Baker said that this won’t mean that knowledge workers will be displaced in droves, and pointed to MathWorks’ MATLAB platform, which provides a numerical computing environment for engineers and scientists, as a very early example of this type of change.

“The original Industrial Revolution didn’t happen all at once,” Baker stated. “There wasn’t complete and utter dislocation immediately. What we will see here is increased use of machine learning approaches to better forecast. Like MATLAB, this will start in fairly simple ways, and will be able to do things much faster with far greater accuracy than we have now.”

Another prediction is an intensification in intelligence in the Internet of Things. AI in the IoT is of course here today. Dell, however, believes that 2018 will see great leaps in embedding near-instant intelligence in IoT-enhanced cities, organizations, homes, and vehicles. More immediate examples will be cars routinely booking themselves in for a service, informing the garage what needs to be done and scheduling their own software updates.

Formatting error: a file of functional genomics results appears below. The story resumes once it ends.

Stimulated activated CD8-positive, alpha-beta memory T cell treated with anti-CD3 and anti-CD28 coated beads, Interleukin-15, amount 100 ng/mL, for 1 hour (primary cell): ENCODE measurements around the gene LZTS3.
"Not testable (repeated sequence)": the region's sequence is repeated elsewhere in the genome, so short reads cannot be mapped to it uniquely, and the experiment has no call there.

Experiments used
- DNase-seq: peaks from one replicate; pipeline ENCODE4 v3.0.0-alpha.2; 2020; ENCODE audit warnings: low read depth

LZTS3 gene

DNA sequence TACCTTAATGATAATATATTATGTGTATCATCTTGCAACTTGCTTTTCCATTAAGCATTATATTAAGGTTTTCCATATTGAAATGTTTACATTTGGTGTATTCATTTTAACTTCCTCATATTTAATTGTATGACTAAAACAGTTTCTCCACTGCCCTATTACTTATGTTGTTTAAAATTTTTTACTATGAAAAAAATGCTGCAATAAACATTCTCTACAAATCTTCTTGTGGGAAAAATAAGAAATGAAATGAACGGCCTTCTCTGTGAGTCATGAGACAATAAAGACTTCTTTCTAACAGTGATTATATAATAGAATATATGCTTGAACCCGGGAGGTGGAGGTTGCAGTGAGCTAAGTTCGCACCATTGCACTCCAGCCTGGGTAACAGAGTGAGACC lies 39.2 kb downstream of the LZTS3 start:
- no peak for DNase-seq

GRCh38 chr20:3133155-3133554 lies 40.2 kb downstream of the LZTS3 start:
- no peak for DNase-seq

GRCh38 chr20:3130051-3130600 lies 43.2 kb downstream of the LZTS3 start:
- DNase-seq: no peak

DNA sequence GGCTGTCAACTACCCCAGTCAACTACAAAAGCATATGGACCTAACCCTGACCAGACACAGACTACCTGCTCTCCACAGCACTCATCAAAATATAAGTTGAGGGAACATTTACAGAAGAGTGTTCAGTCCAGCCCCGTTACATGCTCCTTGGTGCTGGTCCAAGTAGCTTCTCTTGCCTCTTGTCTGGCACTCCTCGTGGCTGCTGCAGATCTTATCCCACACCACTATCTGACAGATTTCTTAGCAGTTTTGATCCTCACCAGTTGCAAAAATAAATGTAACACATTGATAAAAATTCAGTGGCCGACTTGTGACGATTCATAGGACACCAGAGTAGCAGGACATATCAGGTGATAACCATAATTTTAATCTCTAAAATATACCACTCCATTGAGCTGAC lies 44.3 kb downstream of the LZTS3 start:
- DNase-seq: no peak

“Today, we have smart things, but not smart interconnected things in all cases,” Baker stated. “We can better combine them with Big Data analytics, and refine what the sensors are saying so we can both update and enhance the things at the edge. We are now able to better program things in the field to operate autonomously and in real time. That’s where the world is going.”

While Virtual Reality [VR] headsets have gotten most of the buzz, Dell predicts a significant jump in adoption of headsets for Augmented Reality [AR], not VR, whose growth for now is pretty much limited to gaming and entertainment. AR has much broader commercial application.